The Amish take a keen interest in Christmas cards. Children and even adults participate in this tradition of making handmade cards. Every year, they send out a stack of cards to their Amish and “English” friends. [2] Amish refer non-Amish as English.

Besides Christmas cards, Amish people like to exchange gifts with their loved ones. However, they usually prefer to keep the presents simple, useful, and meaningful. 

Christmastide is a great time to be Amish children. Their schools are closed on Christmas and the following day, and they get a chance to enjoy the festival with friends and family. They usually go out caroling and partake in other fun activities. 

Many Amish schools organize annual Christmas programs. Students perform skits, sing songs, and recite poetry. 

Christmas dinner is an integral and vital part of the celebration. The Amish decorate the dining table with candles and greenery, adding to the festive feel. 

Amish people make it a priority to spend time with their family and community. Perhaps that’s why Second Christmas is mainly reserved for visiting extended family and neighbors and sharing a meal. [3] 

Of course, it takes a lot of time to prepare food for so many people. Since most Amish households still don’t use electricity or modern stoves, it only increases the time needed to cook the food.

However, Christmas is such a revered holiday for the Amish that they have two kitchens in their house to accommodate the demand of days like this. [4]  

Thanksgiving food
Do Amish people celebrate the 4th of July? See below

What Holidays Do Amish People Not Celebrate?

Amish people don’t celebrate some of the popular holidays such as Halloween and Labor Day. They also don’t observe any holiday commemorating the freedom movement or military as the Amish believe Jesus Christ has forbidden them from participating in warfare or violence.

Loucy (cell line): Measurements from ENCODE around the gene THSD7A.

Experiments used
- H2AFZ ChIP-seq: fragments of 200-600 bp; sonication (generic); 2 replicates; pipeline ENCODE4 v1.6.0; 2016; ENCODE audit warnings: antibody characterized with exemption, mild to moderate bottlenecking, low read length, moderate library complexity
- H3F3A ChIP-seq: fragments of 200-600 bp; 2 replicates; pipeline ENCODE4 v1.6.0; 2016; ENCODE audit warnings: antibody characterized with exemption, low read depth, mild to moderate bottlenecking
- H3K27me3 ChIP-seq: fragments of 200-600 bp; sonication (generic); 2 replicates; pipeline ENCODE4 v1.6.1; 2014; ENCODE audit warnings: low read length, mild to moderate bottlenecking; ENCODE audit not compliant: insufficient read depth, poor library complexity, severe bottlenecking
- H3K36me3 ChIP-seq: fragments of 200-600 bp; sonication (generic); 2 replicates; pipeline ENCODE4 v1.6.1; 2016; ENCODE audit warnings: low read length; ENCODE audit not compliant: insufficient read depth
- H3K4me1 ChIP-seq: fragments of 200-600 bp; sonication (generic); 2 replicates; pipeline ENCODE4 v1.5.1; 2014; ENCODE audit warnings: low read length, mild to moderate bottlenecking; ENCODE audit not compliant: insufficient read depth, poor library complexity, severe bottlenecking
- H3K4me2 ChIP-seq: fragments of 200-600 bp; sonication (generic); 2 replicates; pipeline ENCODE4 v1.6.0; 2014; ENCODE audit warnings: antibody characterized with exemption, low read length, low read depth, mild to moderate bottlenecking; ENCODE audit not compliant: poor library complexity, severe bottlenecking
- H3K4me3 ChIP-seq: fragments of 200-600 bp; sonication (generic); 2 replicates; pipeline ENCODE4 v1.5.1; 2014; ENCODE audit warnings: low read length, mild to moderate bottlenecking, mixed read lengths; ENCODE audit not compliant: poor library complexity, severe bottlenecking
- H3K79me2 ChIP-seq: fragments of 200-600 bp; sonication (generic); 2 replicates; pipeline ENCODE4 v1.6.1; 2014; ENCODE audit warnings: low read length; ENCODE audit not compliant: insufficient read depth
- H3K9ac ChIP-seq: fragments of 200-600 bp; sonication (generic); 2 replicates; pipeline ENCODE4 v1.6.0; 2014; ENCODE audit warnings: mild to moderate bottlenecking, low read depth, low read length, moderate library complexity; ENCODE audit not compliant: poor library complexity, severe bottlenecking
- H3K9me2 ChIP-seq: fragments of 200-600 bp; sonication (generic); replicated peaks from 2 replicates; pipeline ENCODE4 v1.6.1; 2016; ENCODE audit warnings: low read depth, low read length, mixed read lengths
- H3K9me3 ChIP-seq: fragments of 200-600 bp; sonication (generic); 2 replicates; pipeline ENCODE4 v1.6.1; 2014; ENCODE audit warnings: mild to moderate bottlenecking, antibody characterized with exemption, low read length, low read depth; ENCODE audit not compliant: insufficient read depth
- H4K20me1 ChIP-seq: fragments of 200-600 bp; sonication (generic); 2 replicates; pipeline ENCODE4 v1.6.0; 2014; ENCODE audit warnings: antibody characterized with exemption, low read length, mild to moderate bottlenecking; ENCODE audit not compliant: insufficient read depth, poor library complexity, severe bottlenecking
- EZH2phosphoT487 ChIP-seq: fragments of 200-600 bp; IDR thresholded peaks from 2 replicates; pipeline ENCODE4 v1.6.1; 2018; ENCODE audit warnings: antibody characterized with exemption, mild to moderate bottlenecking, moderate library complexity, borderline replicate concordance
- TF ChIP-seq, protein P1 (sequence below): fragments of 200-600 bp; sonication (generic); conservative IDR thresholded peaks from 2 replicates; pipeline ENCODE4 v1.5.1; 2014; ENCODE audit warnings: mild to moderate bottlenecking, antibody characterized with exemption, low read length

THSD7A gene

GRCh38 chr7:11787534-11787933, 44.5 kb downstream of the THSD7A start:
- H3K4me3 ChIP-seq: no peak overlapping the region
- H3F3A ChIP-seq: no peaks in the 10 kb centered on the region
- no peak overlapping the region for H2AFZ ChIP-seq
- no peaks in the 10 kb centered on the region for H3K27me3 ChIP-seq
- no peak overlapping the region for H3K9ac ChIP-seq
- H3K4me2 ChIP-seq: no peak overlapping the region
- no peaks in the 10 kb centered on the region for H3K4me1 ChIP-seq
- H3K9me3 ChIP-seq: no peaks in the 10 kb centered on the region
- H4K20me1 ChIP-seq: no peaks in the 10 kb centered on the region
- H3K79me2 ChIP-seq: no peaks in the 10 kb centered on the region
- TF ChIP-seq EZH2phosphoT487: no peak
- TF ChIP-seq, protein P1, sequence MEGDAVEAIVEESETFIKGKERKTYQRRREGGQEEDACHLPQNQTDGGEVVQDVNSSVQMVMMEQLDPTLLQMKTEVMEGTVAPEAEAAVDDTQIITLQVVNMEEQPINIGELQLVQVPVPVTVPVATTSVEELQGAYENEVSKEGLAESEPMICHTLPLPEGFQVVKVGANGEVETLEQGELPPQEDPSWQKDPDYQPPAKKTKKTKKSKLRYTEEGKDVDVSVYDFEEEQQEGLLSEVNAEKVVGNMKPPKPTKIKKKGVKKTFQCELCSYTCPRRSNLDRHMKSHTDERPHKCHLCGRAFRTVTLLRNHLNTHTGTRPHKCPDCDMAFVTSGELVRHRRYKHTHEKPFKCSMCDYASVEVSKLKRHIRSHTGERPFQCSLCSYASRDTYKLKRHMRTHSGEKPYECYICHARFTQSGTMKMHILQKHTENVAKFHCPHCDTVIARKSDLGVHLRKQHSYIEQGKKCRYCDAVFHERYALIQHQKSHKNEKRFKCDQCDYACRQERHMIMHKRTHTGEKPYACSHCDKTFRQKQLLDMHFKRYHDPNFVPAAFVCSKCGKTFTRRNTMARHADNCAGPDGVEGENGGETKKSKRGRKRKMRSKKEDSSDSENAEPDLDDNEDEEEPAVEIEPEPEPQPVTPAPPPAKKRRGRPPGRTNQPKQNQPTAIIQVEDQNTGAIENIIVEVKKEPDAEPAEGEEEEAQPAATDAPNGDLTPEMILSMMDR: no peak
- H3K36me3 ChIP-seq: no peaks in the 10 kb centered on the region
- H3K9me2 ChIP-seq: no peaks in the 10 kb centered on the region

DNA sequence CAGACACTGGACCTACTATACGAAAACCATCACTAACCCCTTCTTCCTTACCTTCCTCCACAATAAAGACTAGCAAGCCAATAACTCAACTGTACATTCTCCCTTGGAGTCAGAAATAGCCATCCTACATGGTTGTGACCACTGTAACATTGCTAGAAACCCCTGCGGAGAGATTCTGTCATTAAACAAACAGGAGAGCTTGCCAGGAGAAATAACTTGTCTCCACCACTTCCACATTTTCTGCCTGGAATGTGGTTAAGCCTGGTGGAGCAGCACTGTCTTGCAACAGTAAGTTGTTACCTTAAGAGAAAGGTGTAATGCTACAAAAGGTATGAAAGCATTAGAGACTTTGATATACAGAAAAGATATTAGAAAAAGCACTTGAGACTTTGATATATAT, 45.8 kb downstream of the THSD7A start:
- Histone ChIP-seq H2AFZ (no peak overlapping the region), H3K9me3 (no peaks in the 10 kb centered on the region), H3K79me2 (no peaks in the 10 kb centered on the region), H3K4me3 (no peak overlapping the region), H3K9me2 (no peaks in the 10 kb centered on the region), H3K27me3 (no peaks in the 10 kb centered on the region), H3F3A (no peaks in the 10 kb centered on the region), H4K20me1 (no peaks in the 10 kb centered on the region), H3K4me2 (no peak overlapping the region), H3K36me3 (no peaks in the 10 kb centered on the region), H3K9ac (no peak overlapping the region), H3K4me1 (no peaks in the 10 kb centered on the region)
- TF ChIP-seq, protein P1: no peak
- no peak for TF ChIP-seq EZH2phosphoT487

Because of this, it wouldn’t be typical to find Amish celebrating the 4th of July, Memorial Day, or Veterans’ Day.  The Amish don’t believe in the concept of “saints” as the Roman Catholic Church does, so they don’t observe All Saints’ Day, Saint Michael’s Day, or other holidays of such kind. 

As mentioned earlier, the Amish are devout people who celebrate festivals that have roots in the Bible or community tradition. In addition to popular holidays like Christmas, Easter, and Good Friday, the Amish also celebrate lesser-known holidays such as Ascension Day and Pentecost Monday. [5]

As far as secular holidays are concerned, Thanksgiving is probably the only one they observe.

However, things are starting to change as the Amish interact more with non-Amish people. For example, nowadays, some Amish attend the 4th of July celebration, usually with their English friends.

More Amish people are involving themselves in wider society for business purposes, so they often have connections outside the boundaries of their own communities. 

Conclusion

The Amish celebrates Thanksgiving just like the rest most Americans do. However, Amish Christmas slightly differs from the conventional way of observing the festival. 

References:
[1] Source
[2] Source
[3] Source
[4] Source
[5] Source

Daniel Isaiah Joseph

Daniel's seminary degree is in Exegetical Theology. He was a pastor for 10 years. As a professor, he has taught Bible and theology courses at two Christian universities. Please see the About page for details.